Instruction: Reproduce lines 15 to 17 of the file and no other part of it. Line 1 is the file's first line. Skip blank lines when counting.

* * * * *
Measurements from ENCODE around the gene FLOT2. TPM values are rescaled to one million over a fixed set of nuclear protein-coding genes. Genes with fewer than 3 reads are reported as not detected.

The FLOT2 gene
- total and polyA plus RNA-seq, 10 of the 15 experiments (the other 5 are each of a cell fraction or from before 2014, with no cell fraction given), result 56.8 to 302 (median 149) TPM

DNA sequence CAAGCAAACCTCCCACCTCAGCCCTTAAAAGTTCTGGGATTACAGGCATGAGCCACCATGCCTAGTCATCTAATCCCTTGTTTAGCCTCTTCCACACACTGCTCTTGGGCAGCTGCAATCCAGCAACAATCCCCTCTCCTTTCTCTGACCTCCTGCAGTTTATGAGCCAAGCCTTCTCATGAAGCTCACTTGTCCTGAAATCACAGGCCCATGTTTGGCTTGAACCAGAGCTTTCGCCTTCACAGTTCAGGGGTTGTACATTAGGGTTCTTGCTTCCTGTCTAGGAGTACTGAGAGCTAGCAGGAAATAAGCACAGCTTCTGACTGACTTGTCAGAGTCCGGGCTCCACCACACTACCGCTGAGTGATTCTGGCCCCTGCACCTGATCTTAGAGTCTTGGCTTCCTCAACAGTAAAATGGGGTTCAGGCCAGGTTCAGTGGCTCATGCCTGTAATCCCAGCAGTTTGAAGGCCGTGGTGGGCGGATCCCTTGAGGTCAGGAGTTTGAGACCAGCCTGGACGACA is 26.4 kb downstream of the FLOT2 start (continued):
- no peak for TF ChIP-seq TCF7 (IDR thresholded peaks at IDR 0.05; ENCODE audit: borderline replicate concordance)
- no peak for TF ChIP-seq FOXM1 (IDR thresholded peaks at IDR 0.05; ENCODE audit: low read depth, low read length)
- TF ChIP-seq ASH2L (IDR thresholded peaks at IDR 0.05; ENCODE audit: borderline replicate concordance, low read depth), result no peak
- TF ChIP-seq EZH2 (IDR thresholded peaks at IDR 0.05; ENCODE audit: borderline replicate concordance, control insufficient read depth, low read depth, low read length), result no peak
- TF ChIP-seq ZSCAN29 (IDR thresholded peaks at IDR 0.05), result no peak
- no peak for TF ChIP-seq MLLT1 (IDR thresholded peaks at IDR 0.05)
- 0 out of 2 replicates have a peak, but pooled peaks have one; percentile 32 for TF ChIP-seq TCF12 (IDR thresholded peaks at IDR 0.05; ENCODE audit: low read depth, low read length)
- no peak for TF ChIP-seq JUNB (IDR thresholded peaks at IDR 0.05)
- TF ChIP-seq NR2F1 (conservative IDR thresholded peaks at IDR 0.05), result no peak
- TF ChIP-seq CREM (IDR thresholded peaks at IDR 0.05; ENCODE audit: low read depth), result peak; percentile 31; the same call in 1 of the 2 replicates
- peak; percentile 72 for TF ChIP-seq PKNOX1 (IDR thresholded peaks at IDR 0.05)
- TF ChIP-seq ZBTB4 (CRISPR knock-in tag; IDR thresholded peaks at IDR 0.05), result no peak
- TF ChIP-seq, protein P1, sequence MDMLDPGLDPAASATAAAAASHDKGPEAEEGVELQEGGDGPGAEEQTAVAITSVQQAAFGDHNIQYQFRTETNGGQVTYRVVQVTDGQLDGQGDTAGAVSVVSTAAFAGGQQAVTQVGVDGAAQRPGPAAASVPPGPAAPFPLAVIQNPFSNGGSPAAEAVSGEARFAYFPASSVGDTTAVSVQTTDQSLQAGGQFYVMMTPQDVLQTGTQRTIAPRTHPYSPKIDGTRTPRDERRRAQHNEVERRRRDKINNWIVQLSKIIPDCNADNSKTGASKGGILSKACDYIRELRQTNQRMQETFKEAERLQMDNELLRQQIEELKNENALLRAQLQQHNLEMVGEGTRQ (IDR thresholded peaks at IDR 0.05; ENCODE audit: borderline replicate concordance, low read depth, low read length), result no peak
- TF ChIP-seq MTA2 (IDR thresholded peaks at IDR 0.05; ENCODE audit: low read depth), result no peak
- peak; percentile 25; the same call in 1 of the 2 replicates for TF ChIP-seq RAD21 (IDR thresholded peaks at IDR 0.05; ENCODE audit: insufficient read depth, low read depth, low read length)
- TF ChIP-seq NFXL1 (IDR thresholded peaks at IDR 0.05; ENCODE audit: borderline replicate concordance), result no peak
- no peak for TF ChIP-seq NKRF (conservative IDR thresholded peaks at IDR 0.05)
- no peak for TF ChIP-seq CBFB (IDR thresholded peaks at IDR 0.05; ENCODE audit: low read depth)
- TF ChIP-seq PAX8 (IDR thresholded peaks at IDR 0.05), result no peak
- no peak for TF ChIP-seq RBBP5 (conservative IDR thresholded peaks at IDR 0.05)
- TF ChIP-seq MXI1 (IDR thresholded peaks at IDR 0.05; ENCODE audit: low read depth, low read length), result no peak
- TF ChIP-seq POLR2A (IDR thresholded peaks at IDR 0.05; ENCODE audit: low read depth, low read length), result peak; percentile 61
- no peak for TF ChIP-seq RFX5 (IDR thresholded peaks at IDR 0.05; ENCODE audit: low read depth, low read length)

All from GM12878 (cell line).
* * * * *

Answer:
- peak; percentile 72 for TF ChIP-seq PKNOX1 (IDR thresholded peaks at IDR 0.05)
- TF ChIP-seq ZBTB4 (CRISPR knock-in tag; IDR thresholded peaks at IDR 0.05), result no peak
- TF ChIP-seq, protein P1, sequence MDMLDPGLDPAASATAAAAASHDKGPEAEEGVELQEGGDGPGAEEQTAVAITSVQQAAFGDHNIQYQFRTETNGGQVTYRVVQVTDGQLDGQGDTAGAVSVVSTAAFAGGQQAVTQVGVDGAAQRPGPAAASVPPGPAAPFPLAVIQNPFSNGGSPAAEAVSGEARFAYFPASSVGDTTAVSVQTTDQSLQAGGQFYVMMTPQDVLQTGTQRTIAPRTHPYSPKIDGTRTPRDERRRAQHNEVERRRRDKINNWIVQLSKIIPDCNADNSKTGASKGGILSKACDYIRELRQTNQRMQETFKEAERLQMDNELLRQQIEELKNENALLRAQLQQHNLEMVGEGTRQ (IDR thresholded peaks at IDR 0.05; ENCODE audit: borderline replicate concordance, low read depth, low read length), result no peak